The good news about using cold email for B2B prospecting is that sending a virtually unlimited stream of targeted emails is cheap, as in “inexpensive.” And, with a modest investment in tools and technologies, you can get a fair amount of information back about who opened and interacted with your emails. It’s even straightforward to run A/B tests on different subject lines, body lengths, inclusion or avoidance of specific terms, and market micro-segments.
My guess is I could go on and on about the advantages of B2B prospecting by email, and still get helpful comments about the advantages I hadn’t mentioned. However, email prospecting also provides:
1. THE ADVANTAGE AS DISADVANTAGE
A sales rep who spends all day sending emails doesn’t get much practice having conversations with actual human beings. As a result, their conversation confidence and competence degrade with disuse.
And, if they have a call reluctance problem (and who doesn’t?), the temptation to send “one more email” instead of make “one more call” can be overwhelming. The phrase “silent library” has been applied to more than one sales floor, and the silence has become even more deafening as the pandemic has turned field sales teams into home-bound inside sellers – and inside sales teams into lonely typists.
2. THE GROWING DISADVANTAGE
The big disadvantage that has always been in play with email prospecting is its lack of negative feedback. A cold phone conversation yields a rich mix of feedback – mostly negative and very nuanced – because of the expressive power of the human voice and a rep’s ability to choose a predefined call outcome and even take notes. In contrast, email feedback is primarily “crickets.” Sure, you might get some unsubscribes, and you certainly get a lot of “no response” – but there’s not much there to tell you why. And the current trend is toward ever lower response rates, sharply exacerbated by the pandemic, and unlikely to improve any time soon, if ever. Net, email is getting more expensive and less effective, and has never been particularly good at delivering insights.
3. THE FATAL DISADVANTAGE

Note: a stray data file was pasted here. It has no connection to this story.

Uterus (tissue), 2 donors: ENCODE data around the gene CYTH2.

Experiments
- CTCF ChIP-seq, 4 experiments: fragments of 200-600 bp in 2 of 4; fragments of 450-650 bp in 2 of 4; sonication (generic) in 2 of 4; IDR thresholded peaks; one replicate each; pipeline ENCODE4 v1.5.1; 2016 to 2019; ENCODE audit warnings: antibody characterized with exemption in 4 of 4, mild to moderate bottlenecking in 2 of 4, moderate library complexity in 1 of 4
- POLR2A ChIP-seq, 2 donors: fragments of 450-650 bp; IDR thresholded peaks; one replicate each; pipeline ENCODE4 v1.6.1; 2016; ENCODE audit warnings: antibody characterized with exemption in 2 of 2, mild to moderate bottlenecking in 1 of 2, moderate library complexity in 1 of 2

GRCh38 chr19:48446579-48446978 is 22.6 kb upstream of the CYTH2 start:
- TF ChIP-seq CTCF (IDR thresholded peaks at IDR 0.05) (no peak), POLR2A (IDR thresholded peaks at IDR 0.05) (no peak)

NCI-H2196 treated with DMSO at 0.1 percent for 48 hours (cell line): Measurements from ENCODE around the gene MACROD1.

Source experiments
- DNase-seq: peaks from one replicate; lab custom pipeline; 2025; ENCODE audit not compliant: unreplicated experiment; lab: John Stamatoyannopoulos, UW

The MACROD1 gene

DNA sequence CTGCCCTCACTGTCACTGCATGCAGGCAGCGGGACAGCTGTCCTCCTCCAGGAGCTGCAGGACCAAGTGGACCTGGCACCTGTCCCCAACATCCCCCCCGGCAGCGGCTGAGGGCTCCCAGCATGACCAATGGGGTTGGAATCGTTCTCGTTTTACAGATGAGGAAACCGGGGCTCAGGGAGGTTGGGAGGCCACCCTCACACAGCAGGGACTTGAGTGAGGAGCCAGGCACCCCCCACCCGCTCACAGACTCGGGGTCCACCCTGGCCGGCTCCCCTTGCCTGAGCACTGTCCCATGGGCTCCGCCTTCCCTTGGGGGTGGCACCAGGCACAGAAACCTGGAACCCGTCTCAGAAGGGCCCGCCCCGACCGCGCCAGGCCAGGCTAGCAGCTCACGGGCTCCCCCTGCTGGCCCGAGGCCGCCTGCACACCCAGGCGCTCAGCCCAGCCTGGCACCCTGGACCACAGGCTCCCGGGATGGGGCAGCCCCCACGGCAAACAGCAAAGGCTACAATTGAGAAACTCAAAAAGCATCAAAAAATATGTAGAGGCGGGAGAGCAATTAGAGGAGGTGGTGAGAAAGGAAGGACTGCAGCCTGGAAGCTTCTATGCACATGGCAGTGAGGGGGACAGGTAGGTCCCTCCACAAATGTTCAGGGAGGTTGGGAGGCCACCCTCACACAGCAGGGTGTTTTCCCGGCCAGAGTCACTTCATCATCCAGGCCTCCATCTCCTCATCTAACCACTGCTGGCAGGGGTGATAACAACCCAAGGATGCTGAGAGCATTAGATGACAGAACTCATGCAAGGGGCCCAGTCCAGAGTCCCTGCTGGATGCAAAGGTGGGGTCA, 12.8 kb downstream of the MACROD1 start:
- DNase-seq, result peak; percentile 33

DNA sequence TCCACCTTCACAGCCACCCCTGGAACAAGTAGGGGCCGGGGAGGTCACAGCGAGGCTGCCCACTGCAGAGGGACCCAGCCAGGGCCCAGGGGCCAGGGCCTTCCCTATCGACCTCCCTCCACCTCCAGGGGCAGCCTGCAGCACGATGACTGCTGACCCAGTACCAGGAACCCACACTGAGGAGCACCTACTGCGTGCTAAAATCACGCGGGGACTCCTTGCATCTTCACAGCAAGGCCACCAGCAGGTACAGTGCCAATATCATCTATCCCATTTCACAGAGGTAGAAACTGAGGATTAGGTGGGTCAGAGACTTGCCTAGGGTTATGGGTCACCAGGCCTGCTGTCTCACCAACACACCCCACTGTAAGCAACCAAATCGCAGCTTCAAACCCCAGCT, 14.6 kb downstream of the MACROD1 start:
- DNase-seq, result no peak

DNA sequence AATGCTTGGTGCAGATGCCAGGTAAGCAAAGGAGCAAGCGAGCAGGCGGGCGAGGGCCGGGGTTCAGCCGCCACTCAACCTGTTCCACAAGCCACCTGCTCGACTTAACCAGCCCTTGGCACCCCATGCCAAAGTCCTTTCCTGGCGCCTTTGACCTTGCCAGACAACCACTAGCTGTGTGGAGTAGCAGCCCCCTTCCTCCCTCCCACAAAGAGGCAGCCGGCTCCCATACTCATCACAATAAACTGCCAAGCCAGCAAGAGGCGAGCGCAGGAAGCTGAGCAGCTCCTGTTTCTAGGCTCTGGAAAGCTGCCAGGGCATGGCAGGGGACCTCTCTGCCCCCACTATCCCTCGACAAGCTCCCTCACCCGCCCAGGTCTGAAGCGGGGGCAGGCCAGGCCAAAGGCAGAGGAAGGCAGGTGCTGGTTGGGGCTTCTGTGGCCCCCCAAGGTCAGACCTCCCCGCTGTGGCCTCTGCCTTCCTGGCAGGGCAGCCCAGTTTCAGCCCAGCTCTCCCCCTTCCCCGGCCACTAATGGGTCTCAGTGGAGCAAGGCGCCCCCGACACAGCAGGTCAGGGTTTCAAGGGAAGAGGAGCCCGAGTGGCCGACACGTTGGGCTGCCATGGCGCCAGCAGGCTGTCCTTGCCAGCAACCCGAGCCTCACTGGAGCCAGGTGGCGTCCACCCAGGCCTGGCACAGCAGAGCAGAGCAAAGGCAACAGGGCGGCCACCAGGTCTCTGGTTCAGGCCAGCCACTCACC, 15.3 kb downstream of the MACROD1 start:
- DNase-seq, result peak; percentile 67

Then, there is the fatal disadvantage: One email just doesn’t contain enough information to get a stranger to trust you. An average email contains about 5,000 bits of information – just ask any computer science type. That’s as much information as is transmitted in ¼ of a second of a phone conversation!
To work the math backward, it takes about seven seconds of a phone conversation to get someone to trust you. And those seven seconds are all you have, according to negotiation expert Chris Voss, author of Never Split the Difference – How to Negotiate As If Your Life Depends on It.
So, you would need to send 28 emails (and have some of them get opened and thoughtfully read) to get a first dollop of trust. And trust is the one thing you MUST get in B2B sales. Why? Because B2B buyers are inherently conservative. They are not betting with their money as consumers – they are betting with their careers. And they won’t place that bet, in the form of doing business with you, unless and until they get to the point of trusting you, the expert in your field, more than they trust themselves, the generalist.
The good news is that turning this fatal disadvantage of email into a consistent advantage is a fairly straightforward process. You simply need to recognize there are fundamentally two kinds of people you can send an email to: 1) strangers, and 2) people you have some relationship with.
The key is to recognize that you have a relationship with everyone you talk with. Everyone. Even someone who just hears your voice and hangs up on you. And an email sent to someone you have a relationship with will almost always be opened and read. Especially if that email is sent immediately following that conversation.
This means you can look at a first human conversation with a stranger – sometimes called a cold call – as a solid and reliable launch point for an email conversation with someone you know and who knows you, even if only a little bit. The result is an extraordinary jump on open, read, and response email responses. In addition, your email itself is trivially easy to personalize and contextualize. You just spoke with this person! If they are busy, acknowledge that in the email. And, if they say they are “all set” or “interested, but send me some information,” acknowledge those as well.
And one more thing is available to you. You can include a link to some of the wonderful content your team has produced and that could help your prospect learn about your approach to solving an important problem they have. Given the high likelihood that the person you just spoke with will open and interact with your email, you have a golden opportunity to provide value based on your company’s special insights.
So, one little change can make email work powerfully in B2B sales. Talk, then send. It’s that simple – and a lot more fun than sending messages endlessly into the void.
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